T_Rex

(no subject)

from: t_rex
date: Sep. 30th, 2008 02:29 pm (UTC)
Link

Thanks! I understood pieces of the problem, but couldn't quite string all the pieces together.

So, what I want to know is this. Would it be better to let the market correct itself, over time, rather than do this bailout thing to get the economy going again? It would hurt worse, perhaps, but in theory the economy would be stronger than before once it recovered. Seems like a bailout would get things moving again, but the underlying issues would remain in large part.

This isn't a question for you, necessarily, but it would be nice to hear your opinion if you have one. Maybe NPR will explain that part, too.

Reply | Thread

Clayfoot

(no subject)

from: clayfoot
date: Sep. 30th, 2008 03:27 pm (UTC)
Link

The honest answer even from the experts: Nobody knows. Temporary government measures (like the stimulus package earlier this year) usually don't work. They create a temporary "bump" in the overall trend, and then the economy continues the trend as before. This bailout, as proposed, is so big that it might actually prevent a collapse. Then again, there may be no collapse, package or no package. If we do bailout these big financial firms, then we accept that some private institutions are essentially too big to be allowed to fail, and we enter a new era of American politics and economics. I, too, am looking for expert opinions on what to expect.

Reply | Parent | Thread

T_Rex

(no subject)

from: t_rex
date: Sep. 30th, 2008 03:38 pm (UTC)
Link

>If we do bailout these big financial firms, then we accept that some private institutions are essentially too big to be allowed to fail

I'm not comfortable with the precedent that would set. If you are "big enough", it doesn't matter what you do, or how lousy your business practices may be. The government will always bail you out.

Reply | Parent | Thread

Clayfoot

(no subject)

from: clayfoot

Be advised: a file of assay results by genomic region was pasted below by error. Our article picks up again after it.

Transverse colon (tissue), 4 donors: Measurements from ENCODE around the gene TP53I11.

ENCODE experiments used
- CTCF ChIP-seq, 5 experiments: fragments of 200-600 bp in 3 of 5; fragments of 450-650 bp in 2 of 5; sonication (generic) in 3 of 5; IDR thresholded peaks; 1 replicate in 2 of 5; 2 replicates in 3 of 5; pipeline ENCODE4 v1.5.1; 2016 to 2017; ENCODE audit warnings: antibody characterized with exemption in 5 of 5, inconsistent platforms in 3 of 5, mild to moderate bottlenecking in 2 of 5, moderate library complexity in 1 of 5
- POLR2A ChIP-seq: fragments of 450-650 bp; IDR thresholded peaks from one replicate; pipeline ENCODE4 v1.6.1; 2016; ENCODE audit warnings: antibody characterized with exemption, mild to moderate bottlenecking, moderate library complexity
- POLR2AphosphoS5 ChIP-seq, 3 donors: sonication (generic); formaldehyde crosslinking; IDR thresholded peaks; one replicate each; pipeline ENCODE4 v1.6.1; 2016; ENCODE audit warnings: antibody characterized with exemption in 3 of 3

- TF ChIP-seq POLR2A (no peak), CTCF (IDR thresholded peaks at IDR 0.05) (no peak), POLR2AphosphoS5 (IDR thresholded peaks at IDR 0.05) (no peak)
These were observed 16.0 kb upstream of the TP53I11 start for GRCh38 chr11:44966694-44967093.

date: Sep. 30th, 2008 03:43 pm (UTC)
Link

--Even worse: As soon as you attain that status, the government won't even allow you to get close to failure. It will intercede before you're actually in trouble. This is something like how we treat public utility monopolies, now, only it will be for companies that ostensibly have competitors that could do business just as well or better.

Reply | Parent | Thread

Ozy_y2k

(no subject)

from: ozy_y2k
date: Sep. 30th, 2008 03:43 pm (UTC)
Link

The precedent's already been set, though. It was set decades ago, when the government under Reagan bailed out Continental Illinois under the theory that the bank's failure would be too big for the overall economy to absorb.

That precedent was reiterated just earlier this very month when the government bailed out AIG.

Reply | Parent | Thread

Clayfoot

(no subject)

from: clayfoot
date: Sep. 30th, 2008 03:59 pm (UTC)
Link

Continental Illinois is a better example than AIG. At least AIG got a loan, and was left in possession of its "illiquid assets." With the current package, the government proposes to buy up those assets, and transfer the problem of what to do with them to the government. Since we have some institutions that were bailed out with loans (like AIG) and some which were allowed to fail (like Bear Stearns), we still have an opportunity to let the investors keep their bad investments, and perhaps allow the market to choose a new set of big players who won't bank on the federal government to bail them out for taking their own foolish risks.